Celebrations blog hop

When it was suggested that the Bloggerati might like to take part in another blog hop, I thought I was prepared. I then saw what the topic was – Celebrations, and in looking at the list of suggested elements we might like to tackle, I knew immediately what I was going to pick – and I knew exactly how I was going to tackle the block – I knew what techniques I would employ!

The celebration aspect I chose was confetti. I have been saving little pieces of fabric for just such occasions. I am loath to throw any piece of fabric away, no matter how small; this leads to an overflowing scrap pile. However, on this occasion, my saving nature pays dividends. I have kept small pieces of fabric together in one place – the pieces that have been used for fusible applique previously, and still have some fusible material on them. These little pieces are ideal, as they can be snipped into little pieces to look like confetti. The only thing you have to be wary of, is getting the snippings the right way up on the fabric; if they are fusible side up they will stick to the bottom of the iron, and then you have to clean the iron!

Fabric left over from cutting out letters for applique
One of my collections of fabric pieces with fusible on it  already
Fabric cut fused and cut for a previous project – I didn’t use it all

When making this block, I noted that I liked the effect at each stage – that is to say, that it looked good after each stage; I could have stopped after each stage without adding anything else. As you can probably tell from the finished block, I am a big fan of embellishment, and it can be difficult to know when to stop. This block could be embellished further with beads and sequins, or buttons.

A little sprinkling
A larger sprinkling
Confetti gun in place with additional stitching

This block is a great opportunity to get out of your comfort zone, to try a different technique, and to use some of those fancy braids, ribbons and threads that you’ve collected from quilting and crafting shows. You know, those embellishments that you buy because you love the colour, but you are not quite sure how or where to use them. I used some sari silk yarn, and also some sari silk cord, as well as silk ribbon. These I had bought at one of the Craft 4 Crafters shows.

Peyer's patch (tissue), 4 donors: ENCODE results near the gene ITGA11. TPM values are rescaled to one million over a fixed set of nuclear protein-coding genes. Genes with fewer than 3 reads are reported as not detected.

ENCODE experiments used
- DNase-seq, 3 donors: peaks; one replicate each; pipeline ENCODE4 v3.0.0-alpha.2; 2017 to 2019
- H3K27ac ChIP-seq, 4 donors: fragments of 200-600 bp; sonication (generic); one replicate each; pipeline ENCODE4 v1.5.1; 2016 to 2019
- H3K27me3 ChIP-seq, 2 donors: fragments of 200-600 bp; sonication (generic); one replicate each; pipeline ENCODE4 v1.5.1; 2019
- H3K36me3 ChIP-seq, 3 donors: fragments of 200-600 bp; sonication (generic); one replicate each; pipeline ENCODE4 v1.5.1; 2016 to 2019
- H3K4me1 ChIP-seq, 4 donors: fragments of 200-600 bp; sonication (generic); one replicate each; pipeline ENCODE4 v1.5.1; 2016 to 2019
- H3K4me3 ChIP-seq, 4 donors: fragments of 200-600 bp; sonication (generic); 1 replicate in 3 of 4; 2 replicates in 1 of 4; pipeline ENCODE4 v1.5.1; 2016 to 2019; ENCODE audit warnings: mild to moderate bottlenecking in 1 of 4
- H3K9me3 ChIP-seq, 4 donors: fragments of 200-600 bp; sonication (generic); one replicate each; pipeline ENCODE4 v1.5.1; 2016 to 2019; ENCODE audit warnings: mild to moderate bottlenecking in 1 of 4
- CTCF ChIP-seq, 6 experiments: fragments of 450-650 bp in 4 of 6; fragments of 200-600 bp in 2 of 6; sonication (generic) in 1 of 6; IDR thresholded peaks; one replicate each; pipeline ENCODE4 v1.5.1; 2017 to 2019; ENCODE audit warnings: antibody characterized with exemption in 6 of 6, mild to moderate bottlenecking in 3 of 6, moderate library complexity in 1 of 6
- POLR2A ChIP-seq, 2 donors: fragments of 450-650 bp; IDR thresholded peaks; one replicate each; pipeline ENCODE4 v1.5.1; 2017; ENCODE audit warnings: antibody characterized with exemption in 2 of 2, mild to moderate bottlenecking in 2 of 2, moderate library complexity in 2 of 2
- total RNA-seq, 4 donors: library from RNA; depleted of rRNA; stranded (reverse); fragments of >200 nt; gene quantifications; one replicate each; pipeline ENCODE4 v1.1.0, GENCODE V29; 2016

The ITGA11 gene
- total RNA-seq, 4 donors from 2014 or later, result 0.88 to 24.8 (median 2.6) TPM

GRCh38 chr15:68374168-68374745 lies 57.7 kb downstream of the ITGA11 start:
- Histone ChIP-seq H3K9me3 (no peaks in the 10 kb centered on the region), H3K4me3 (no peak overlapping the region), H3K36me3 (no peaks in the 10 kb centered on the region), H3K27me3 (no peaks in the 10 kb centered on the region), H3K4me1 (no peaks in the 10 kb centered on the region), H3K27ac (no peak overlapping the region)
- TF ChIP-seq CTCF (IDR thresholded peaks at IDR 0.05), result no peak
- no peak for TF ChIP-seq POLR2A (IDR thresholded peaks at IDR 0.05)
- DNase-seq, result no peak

The confetti using little snippets is something I’ve wanted to try for a long time. I first read about it in an article in British Patchwork and Quilting magazine, from March 2001 (yes, I have the magazine with the article in!) The article is called “In Praise of the Scrap Basket” by Jenni Dobson. She mentions her confetti applique technique in the last paragraph of the article – along with a reference to her “sweetie jars full of minute scraps”; it wasn’t long after that, that I started sorting my small scraps into sweet jars and old coffee jars. I then visiting Dorking, and found a book by Jenni Dobson: Patchwork, Quilting and Applique. In Chapter 9 (titled Special Effects) she describes her confetti applique technique. She talks about using net to keep the fabric snippets in place, and then use a scribble stitch over the next to hold things in place. In my block, I auditioned different sheer fabrics to decide if I wanted to add something over it. However, on this occasion I decided not to add anything, as it muted the colours of the confetti snippets. You can see the more examples of the sheer fabrics I auditioned in my pattern.

Some sheer fabric from a skirt
I love a bit of bling – especially if it is holographic, but it isn’t right here

It was fun to try this; it always surprises me when the design turns out just like I envisioned it. I hope you enjoy making this block – I would love to see your examples of it. I wonder how it would look with a white or cream background…or a pastel one – the possibilities are endless!

The finished piece, cut to size

Responses

    1. Christine Hutchins Post author

      Thank you – and sorry for the late reply. I also like using scrap textiles, although I’ve recently started to question my sanity in saving and collecting all the little pieces, snippets and thread ends. I’m starting to be a little more ruthless with what I keep and what I don’t – but only after holding on to it for a while!